Self-Regulation in the Classroom
Help students build motivation, resilience, and career readiness with this practical and engaging resource.
To succeed in school, students need more than subject area knowledge—they must learn how to learn. Self-regulation, an executive functioning skill, describes the ways that students focus attention on achieving success. Self-regulated learners find personal value in learning, develop effective study habits, welcome challenges, seek help, and use failure as a learning tool. This user-friendly guide makes the process of developing self-regulation as easy as ABC: Affect (how you feel), Behavior (what you do), and Cognition (how you think). Teaching students to balance these three elements builds motivation, resilience, and college and career readiness. Digital content includes customizable forms from the book.
My teacher resource, Advancing Differentiation: Thinking and Learning for the 21st Century, brings together essential elements of curriculum design and the latest research on thinking and learning. It is a culmination of my journey as a student of learning. I’ve transformed the theoretical ideas I’ve gathered into practical, proven strategies that can increase students’ achievement and ultimately lead to their future success.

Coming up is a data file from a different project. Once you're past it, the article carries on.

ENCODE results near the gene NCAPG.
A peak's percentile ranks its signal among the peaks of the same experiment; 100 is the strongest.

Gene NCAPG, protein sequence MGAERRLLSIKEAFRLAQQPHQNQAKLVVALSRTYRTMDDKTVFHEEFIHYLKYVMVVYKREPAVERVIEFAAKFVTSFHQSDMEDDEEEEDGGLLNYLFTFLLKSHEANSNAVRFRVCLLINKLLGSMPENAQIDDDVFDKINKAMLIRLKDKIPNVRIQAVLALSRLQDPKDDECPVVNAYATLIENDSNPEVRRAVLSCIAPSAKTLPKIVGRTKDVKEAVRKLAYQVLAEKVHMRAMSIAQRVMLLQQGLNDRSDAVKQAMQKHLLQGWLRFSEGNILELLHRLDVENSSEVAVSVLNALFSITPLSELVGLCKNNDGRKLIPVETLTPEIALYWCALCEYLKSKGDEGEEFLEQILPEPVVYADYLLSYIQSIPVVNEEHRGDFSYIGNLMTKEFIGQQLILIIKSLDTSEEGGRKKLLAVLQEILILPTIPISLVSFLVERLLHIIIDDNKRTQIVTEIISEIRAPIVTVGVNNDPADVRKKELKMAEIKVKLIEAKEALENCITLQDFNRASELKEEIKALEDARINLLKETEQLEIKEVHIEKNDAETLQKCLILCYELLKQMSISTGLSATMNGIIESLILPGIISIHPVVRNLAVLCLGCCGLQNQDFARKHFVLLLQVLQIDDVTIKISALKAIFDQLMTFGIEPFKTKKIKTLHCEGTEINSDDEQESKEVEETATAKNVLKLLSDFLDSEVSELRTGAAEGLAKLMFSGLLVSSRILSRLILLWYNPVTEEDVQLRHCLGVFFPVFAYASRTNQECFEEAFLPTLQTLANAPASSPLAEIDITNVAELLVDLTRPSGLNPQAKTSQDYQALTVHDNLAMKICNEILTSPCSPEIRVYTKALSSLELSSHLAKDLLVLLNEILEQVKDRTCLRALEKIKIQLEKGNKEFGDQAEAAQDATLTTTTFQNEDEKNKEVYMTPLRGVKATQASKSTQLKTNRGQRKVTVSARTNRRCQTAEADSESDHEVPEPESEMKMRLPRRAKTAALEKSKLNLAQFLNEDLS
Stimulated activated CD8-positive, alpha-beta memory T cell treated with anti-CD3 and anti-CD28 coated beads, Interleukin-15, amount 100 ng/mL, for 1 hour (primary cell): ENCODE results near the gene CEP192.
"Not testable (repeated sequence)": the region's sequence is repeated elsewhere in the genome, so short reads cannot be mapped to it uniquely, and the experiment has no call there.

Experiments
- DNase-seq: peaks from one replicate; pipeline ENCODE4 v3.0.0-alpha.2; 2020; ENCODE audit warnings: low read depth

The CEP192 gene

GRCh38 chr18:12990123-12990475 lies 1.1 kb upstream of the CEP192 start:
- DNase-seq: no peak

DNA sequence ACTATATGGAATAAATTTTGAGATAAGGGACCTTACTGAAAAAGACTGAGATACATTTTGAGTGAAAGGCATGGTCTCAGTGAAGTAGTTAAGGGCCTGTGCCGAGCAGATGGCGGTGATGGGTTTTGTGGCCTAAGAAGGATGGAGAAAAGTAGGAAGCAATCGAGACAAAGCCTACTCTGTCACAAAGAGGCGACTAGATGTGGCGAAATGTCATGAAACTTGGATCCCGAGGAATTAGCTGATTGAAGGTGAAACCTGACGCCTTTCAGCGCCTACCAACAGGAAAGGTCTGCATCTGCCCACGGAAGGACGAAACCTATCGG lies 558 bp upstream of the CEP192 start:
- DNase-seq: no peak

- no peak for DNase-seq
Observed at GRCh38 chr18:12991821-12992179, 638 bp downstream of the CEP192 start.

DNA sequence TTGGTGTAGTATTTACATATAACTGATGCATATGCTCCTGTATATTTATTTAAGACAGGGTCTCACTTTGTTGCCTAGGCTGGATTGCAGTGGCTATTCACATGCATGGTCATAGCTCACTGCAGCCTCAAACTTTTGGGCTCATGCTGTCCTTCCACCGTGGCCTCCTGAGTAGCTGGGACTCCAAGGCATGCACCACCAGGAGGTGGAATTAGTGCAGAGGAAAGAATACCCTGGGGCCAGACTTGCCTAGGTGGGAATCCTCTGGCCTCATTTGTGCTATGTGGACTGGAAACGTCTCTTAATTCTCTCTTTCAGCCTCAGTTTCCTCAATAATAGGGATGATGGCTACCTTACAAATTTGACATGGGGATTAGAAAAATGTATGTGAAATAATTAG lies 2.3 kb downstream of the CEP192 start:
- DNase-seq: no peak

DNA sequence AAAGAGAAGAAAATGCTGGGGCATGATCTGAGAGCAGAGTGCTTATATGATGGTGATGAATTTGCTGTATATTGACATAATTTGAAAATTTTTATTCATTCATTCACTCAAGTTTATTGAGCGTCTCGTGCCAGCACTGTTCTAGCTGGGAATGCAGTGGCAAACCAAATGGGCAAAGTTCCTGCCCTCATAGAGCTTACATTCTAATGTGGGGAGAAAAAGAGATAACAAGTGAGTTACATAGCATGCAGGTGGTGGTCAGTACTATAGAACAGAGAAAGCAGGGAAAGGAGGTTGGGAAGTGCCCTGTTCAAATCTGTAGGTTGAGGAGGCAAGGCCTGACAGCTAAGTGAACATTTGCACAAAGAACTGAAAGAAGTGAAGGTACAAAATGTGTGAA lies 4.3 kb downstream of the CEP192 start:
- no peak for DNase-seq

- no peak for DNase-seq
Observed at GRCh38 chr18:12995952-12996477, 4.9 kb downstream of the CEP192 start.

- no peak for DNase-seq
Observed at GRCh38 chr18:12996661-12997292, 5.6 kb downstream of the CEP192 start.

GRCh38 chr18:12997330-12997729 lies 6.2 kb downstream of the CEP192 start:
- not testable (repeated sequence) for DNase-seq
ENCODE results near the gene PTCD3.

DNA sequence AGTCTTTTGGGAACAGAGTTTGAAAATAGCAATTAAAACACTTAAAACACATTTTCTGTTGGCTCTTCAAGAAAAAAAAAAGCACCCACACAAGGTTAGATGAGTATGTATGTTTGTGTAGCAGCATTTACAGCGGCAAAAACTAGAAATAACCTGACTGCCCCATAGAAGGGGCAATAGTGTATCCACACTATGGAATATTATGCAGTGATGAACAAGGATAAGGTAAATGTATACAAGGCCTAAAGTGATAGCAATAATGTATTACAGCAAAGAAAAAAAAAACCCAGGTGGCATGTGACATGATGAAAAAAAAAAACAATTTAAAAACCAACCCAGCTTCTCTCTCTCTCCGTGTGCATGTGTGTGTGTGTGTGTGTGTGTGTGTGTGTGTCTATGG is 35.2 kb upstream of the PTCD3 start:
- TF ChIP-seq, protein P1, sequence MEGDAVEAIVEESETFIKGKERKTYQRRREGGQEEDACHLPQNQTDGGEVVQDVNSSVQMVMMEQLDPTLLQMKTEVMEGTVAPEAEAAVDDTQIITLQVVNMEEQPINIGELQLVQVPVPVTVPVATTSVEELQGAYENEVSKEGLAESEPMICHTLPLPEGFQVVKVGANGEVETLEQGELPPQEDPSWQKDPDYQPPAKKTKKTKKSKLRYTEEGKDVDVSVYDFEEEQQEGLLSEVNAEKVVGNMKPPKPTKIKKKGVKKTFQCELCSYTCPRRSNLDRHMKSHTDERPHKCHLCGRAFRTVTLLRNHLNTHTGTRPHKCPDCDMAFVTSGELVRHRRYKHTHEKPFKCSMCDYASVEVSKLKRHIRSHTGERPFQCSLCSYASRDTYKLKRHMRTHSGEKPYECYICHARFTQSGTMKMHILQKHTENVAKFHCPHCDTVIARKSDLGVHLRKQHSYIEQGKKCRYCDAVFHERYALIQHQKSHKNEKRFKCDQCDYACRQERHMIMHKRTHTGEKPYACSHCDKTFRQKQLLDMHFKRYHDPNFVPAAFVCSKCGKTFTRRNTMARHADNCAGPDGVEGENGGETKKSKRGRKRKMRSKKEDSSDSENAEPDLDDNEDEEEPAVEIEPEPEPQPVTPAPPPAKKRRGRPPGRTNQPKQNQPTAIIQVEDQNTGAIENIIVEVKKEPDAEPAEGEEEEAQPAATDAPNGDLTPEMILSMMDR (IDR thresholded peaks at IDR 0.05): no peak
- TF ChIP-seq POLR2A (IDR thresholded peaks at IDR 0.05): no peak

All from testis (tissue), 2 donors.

Advancing Differentiation will lead you through the process of creating a thriving, student-centered, 21st-century classroom. Since its initial publication, the book’s materials have undergone rigorous testing and refinement in classrooms all over the world to deliver the best and most effective differentiation strategies.
Differentiation for Gifted Learners
Differentiation for gifted students significantly differs from the ways in which educators differentiate curriculum and instruction for other students. Within a group of advanced learners, the variety of abilities, talents, interests, and learning styles can be formidable. Differentiating for them must go beyond adjusting content levels, task complexity, or product choice. For the first time, this book connects the unique learning differences among gifted students to the specific teaching methods used to tailor their educational experiences. Topics discussed include real-world problem solving, abstract thinking, interdisciplinary concepts, authentic products, learning autonomy, accountability, grouping practices, affective curriculum, 21st-century skills, Advanced Placement and Honors classes, IB programs, underserved populations, and twice-exceptional learners.